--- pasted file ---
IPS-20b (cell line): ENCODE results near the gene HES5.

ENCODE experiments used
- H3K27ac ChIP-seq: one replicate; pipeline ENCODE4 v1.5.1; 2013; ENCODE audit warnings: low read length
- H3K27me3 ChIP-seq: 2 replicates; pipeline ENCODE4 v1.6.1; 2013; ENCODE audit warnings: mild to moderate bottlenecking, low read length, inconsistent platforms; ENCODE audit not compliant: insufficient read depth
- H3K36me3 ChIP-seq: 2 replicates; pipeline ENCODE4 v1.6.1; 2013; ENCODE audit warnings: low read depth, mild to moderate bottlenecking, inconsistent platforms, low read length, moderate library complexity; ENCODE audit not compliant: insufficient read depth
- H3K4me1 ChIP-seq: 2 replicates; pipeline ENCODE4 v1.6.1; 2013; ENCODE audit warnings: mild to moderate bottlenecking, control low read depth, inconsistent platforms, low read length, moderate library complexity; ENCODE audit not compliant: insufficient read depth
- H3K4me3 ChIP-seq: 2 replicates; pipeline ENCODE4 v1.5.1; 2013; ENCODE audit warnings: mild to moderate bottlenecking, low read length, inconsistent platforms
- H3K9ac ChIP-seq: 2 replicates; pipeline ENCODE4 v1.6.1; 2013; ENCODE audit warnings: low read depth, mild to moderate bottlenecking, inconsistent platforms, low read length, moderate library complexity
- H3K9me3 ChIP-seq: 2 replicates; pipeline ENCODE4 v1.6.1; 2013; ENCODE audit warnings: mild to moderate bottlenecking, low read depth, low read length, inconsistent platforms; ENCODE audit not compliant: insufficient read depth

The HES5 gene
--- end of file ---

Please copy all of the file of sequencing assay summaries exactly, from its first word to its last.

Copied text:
IPS-20b (cell line): ENCODE results near the gene HES5.

ENCODE experiments used
- H3K27ac ChIP-seq: one replicate; pipeline ENCODE4 v1.5.1; 2013; ENCODE audit warnings: low read length
- H3K27me3 ChIP-seq: 2 replicates; pipeline ENCODE4 v1.6.1; 2013; ENCODE audit warnings: mild to moderate bottlenecking, low read length, inconsistent platforms; ENCODE audit not compliant: insufficient read depth
- H3K36me3 ChIP-seq: 2 replicates; pipeline ENCODE4 v1.6.1; 2013; ENCODE audit warnings: low read depth, mild to moderate bottlenecking, inconsistent platforms, low read length, moderate library complexity; ENCODE audit not compliant: insufficient read depth
- H3K4me1 ChIP-seq: 2 replicates; pipeline ENCODE4 v1.6.1; 2013; ENCODE audit warnings: mild to moderate bottlenecking, control low read depth, inconsistent platforms, low read length, moderate library complexity; ENCODE audit not compliant: insufficient read depth
- H3K4me3 ChIP-seq: 2 replicates; pipeline ENCODE4 v1.5.1; 2013; ENCODE audit warnings: mild to moderate bottlenecking, low read length, inconsistent platforms
- H3K9ac ChIP-seq: 2 replicates; pipeline ENCODE4 v1.6.1; 2013; ENCODE audit warnings: low read depth, mild to moderate bottlenecking, inconsistent platforms, low read length, moderate library complexity
- H3K9me3 ChIP-seq: 2 replicates; pipeline ENCODE4 v1.6.1; 2013; ENCODE audit warnings: mild to moderate bottlenecking, low read depth, low read length, inconsistent platforms; ENCODE audit not compliant: insufficient read depth

The HES5 gene